(Fritz Mueller/Parks Canada)

Interest in park growing by the toilet paper roll

Gulf Islands National Park Reserve interest measured by unconventional means

Unlike many national parks in Canada, Gulf Islands National Park Reserve (GINPR) is not a single terrestrial site, but rather a series of sites dotted across islands. Visitors can drive to some locations, but must kayak to others.

With so many entry points, it’s hard to accurately track visitation numbers, but if toilet paper usage is any indication, visitation has gone way up.

In 2016, the park reserve supplied about 800 rolls of toilet paper across its many sites; in 2017, they used 1,120 — a 40 per cent increase.

Darcy Gray, acting visitor experience manager for GINPR, said the increase is in line with other metrics they have been tracking. The park reserve started taking reservations for the summer camping season on Jan. 3 this year and their day one reservations were 38 per cent higher than day one reservations last year. McDonald Campground, a drive-in site in North Saanich, was 35 per cent busier in 2017 than 2016 based on paid overnight stays and it has become more than twice as busy since 2013.

“It’s a national park that’s quite literally in the backyard of Greater Vancouver and Greater Victoria, but we found for many years the awareness wasn’t there,” said Gray. “I think we’ve come past that.”

Campers can reserve dates from May 15 to Sept. 30, with most people angling for the peak summer season, but Gray said despite the increasing popularity, GINPR is still a place for last-minute campers.

“I am actually quite happy that we’ve had that kind of visitation growth,” said Gray, “but we still are one of the few places within the region where even in the peak of summer, there is still the opportunity for those last-minute campers to, on a whim, try and go camping more often than not — whether it’s a nice forested site at McDonald [Campground] or a beachfront site at Sidney Spit.”

Long weekends and peak summer weekends usually fill up about a week beforehand, but Gray said there are lots of lulls mid-week where “there’s still so much vacancy and opportunity for campers who are interested.”

“That’s where we direct people if they want certainty but don’t want to plan far ahead of time,” he said.

Gray said with Canada 150 last year, there was a lot of public interest in Parks Canada, so they increased their staffing for resource conservation, visitor services and facilities/assets positions, particularly with summer students (the author of this piece was himself a summer student in 2016). They expect to maintain similar staffing levels this year.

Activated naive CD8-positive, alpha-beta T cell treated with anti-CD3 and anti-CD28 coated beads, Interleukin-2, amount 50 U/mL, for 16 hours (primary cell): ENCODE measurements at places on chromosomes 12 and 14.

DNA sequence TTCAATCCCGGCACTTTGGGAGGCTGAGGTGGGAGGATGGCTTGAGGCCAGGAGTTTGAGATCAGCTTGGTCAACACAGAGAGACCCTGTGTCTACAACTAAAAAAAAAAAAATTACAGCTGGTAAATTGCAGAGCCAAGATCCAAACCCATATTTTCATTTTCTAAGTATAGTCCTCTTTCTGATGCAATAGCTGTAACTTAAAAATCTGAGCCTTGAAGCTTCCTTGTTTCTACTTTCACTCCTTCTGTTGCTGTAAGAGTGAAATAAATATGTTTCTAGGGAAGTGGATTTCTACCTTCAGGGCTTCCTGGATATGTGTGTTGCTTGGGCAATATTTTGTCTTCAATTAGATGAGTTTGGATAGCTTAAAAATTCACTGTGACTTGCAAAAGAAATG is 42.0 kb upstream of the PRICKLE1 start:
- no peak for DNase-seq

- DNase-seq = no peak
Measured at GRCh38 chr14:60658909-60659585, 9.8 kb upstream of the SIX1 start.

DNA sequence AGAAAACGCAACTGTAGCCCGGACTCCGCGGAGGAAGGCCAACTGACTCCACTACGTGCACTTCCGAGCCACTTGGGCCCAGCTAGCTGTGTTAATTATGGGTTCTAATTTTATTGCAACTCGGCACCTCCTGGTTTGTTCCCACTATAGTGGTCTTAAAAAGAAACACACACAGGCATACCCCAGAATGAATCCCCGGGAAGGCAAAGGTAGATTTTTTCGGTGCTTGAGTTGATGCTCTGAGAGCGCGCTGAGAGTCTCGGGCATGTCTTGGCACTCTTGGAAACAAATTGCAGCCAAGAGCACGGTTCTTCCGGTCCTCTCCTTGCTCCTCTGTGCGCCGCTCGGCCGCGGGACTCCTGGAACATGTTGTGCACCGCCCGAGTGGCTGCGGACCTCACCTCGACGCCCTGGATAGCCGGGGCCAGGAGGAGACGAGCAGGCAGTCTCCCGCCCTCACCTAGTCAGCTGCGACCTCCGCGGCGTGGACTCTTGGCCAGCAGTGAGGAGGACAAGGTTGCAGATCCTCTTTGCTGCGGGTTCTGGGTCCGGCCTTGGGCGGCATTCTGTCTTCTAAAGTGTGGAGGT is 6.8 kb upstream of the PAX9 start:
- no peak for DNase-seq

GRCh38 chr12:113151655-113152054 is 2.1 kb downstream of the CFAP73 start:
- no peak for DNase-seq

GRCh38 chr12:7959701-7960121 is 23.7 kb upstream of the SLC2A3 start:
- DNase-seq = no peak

This year, three backcountry campsites are now reservable — Shingle Bay and Beaumont (on Pender Island) and Narvaez Bay (on Saturna Island), which Gray said was a response to visitor demand.

“A lot of times people just don’t want to commit to packing up their stuff, getting on a ferry and going to an island unless they know there is a site for them,” said Gray.

Though it is cold, backcountry sites are open year-round, while frontcountry campsites are only open from May 15 to Sept. 30. The campground area on Sidney Island is closed for First Nations hunting until the end of February, but the day use area remains open.

For information, visit pc.gc.ca/en/pn-np/bc/gulf. To reserve, go to reservation.pc.gc.ca.

Just Posted

Esquimalt man faces four charges of sexual assault, investigators suspect more victims

71-year old Kit Wong practiced acupuncture from his home during the time of the assaults

Heat and smoke raises health risks

Rick Stiebel - Sooke News Mirror Health risks arising from heat and… Continue reading

Pet-A-Palooza a good reason to ‘pawse’ this weekend in Victoria

Puppies, goats, wiener dog races and more on the grounds of St. Ann’s Academy Aug. 18-19

B.C. declares state of emergency as more than 560 wildfires rage

This is only the fourth state of emergency ever issued during a fire season

Victoria Lavender owner set to retire

Sidney storefront to remain open, future of goat yoga undecided

Interim GoFundMe payments approved in Humboldt Broncos crash

$50,000 to be given to each of the 13 survivors and each family of the 16 people who died

Altidore nets 3 as Toronto drubs Whitecaps 5-2

Vancouver falls 7-4 on aggregate in Canadian Championship final

Ottawa intervenes to get B.C. ball player, 13, to Little League World Series

Before immigration issue was resolved, Dio Gama was out practicing the game he loves Wednesday

Pet goldfish invades small B.C. lake

Pinecrest Lake is located between Whistler and Squamish

Mounties deployed to help B.C. communities affected by wildfires

RCMP officers heading to places particularly within central, northern and southern B.C.

Quebec sets aside $900 million for companies hurt by U.S. tariffs

Premier Philippe Couillard says his government will make $863 million available over five years

B.C. company patents Sasquatch, the country’s first homegrown hops plant

Created by Hops Connect, Sasquatch hops are being grown commercially for the first time in B.C.

Farmers ponder impact of alternatives to pesticides being banned

The nicotine-based pesticides scientists have linked to a rising number of honey bee deaths will be phased out of use in Canada over a three year period starting in 2021.

Most Read